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Monthly Archives: August 2020

Brightening up the High Street – Aberfeldy Street in Poplar

Photograph by Laureen Katiyo

Over the last few weeks, the nice weather has enabled people to come out of their homes and enjoy being outdoors. Long time regular contributor, Laureen Katiyo made her way into Poplar and came across a fun and innovative way of brightening up the ‘high street’.

Photograph by Laureen Katiyo

The programme called Start Here has provided a visual transformation of Aberfeldy street in Poplar. Building frontages have been painted in a patchwork of colours and decorated in patterns inspired by fabrics donated by members of the largely Bangladeshi community in a nod to the Kantha tradition of recycling old textiles to make something new. The intention is to bring colour and artwork onto Aberfeldy Street, highlight the high street and celebrate the cultural identity of local people.

Photograph by Laureen Katiyo

As part of the programme, Aberfeldy Street gives businesses or individuals the opportunity to start and trial their ideas on the high street. The aim is to develop an active high street that provides opportunities for local people whilst serving the local community.

Photograph by Laureen Katiyo

One community initiative is ‘The People Speak’, which a project that encourages people to speak to each other. The formats look familiar at first: a chat show , a game show or even a soccer kick-about, but once people are involved, there’s no limit to where they can take each other. No instruction manual is required, and they like to have as much fun and get just as involved as everyone else.” They are hosting another socially-distanced roundtable community discussion on the street next Thursday (27 August) evening from 7:30pm – 9pm, which is open to everyone.

Photograph by Laureen Katiyo

Laureen also visited The Tommy Flowers micropub named after Tommy Flowers who not only played a major part in codebreaking but also developed what many consider to be one of the first electronic computers.

Tommy Flowers was born in Abbott Road, Poplar where he developed his interest in engineering. In 1941 Tommy was asked to work at Bletchley Park with Alan Turing on a project to decode German messages. However it was in 1943 when Turing introduced Tommy to Max Newman that work began on the project that would make their name.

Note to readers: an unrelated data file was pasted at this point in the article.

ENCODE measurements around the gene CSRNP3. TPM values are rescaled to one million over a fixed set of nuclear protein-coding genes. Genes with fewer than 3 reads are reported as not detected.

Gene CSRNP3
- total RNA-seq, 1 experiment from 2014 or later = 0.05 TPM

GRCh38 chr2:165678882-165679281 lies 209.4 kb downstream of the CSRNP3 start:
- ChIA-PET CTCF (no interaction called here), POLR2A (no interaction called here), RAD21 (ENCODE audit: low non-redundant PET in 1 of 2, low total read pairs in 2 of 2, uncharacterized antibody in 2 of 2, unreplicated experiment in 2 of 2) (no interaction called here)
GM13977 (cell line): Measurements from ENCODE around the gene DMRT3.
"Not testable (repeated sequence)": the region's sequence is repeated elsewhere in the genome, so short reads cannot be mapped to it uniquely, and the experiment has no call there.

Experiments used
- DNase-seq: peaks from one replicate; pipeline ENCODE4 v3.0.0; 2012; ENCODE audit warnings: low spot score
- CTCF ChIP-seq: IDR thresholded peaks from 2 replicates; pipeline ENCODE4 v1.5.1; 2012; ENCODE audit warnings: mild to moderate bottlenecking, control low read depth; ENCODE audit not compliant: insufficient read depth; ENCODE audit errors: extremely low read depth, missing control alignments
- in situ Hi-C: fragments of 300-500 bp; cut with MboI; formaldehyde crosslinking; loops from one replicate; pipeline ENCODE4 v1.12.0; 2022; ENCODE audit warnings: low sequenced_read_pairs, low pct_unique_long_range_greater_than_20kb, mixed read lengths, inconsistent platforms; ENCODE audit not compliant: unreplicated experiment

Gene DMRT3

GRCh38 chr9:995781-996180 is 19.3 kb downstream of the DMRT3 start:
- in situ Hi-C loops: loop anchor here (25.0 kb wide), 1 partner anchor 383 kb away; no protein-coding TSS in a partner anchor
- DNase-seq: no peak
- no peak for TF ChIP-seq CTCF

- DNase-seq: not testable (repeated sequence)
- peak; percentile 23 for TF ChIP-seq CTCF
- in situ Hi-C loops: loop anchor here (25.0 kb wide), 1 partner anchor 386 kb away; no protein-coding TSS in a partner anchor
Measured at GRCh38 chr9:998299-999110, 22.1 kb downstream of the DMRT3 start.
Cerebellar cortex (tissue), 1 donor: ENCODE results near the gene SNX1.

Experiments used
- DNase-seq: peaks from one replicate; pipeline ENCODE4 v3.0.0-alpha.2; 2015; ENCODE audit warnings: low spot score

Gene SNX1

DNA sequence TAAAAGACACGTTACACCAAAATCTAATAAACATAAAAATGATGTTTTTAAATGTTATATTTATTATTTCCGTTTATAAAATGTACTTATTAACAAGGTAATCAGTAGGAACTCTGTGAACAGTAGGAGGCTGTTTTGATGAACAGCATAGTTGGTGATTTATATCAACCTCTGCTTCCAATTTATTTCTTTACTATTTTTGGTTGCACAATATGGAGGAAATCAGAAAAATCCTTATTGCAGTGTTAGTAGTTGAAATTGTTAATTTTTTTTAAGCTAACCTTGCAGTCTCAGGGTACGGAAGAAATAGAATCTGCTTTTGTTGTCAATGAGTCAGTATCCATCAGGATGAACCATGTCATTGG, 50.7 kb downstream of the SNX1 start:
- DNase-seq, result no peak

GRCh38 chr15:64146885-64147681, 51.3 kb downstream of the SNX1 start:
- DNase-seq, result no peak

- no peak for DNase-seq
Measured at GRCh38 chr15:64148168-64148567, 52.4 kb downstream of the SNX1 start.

Photograph by Laureen Katiyo

It is easy to become downhearted with the present crisis but it is not all doom and gloom, many organisations and individuals are looking for new and innovative ways to create a pleasant community environment and offer opportunities for people to develop their community and business ideas.

Many thanks to Laureen Katiyo for the photographs.

Book Review: Love on the Isle of Dogs by Jude Cowan Montague

Recently I was contacted by writer, illustrator and broadcaster Jude Cowan Montague who has just published her latest book entitled Love on the Isle of Dogs.

The book is a graphic memoir of her early life against the background of a changing Isle of Dogs in the 1990s. Jude Cowan Montague lived on the Isle of Dogs with her husband in the early 1990s, it was a whirlwind romance and a very difficult time for her as she became quickly pregnant and her husband’s mental health began speedily to degenerate. The stress increased and the knock on effect for both after the separation dominated their lives for years to come.

What is unusual about the book is that the story is first told visually using drawings and then by using text.

Jude’s drawings illustrate how the Island provided the background for her life and romance. In the beginning, the drawings have a children’s picture book quality but gradually they become darker and more menacing.

Jude’s husband was one of the participants in a self-build scheme on Westferry Road and their house was close to Mudchute Farm, which became for Jude, a welcome escape from the pressures of modern living.

The text part of the book is more about how Jude tried to make sense of her life as it enfolded from working at an Arts Centre and moving forward to marriage and motherhood. It is an honest portrayal, full of unrealistic dreams, denial, love, concern, anger, fear and loss.

The book is very much a modern love story about romance, marriage and having a child. However, not every story has an happy ending and a series of incidents turns the relationship into a nightmare. The Isle of Dogs like any place is not just a location but a home to thousands of people. Those people all have a story to tell but not everyone can tell that story in such a graphic or creative way like Jude. It is her talent that she can see her own story in a wider perspective and understands that sometimes the environment reflects the personal. The confusion and changing times of early 1990s Docklands reflected the strangeness of a relationship that moved quickly from light to darkness.

These are lessons, all of us have had to deal with in recent times, when the familiar has become strange and unsettling. We can take some solace from Jude’s end of the book which reflects her hope and determination to create better times in the future.

You can order or buy a copy of the book here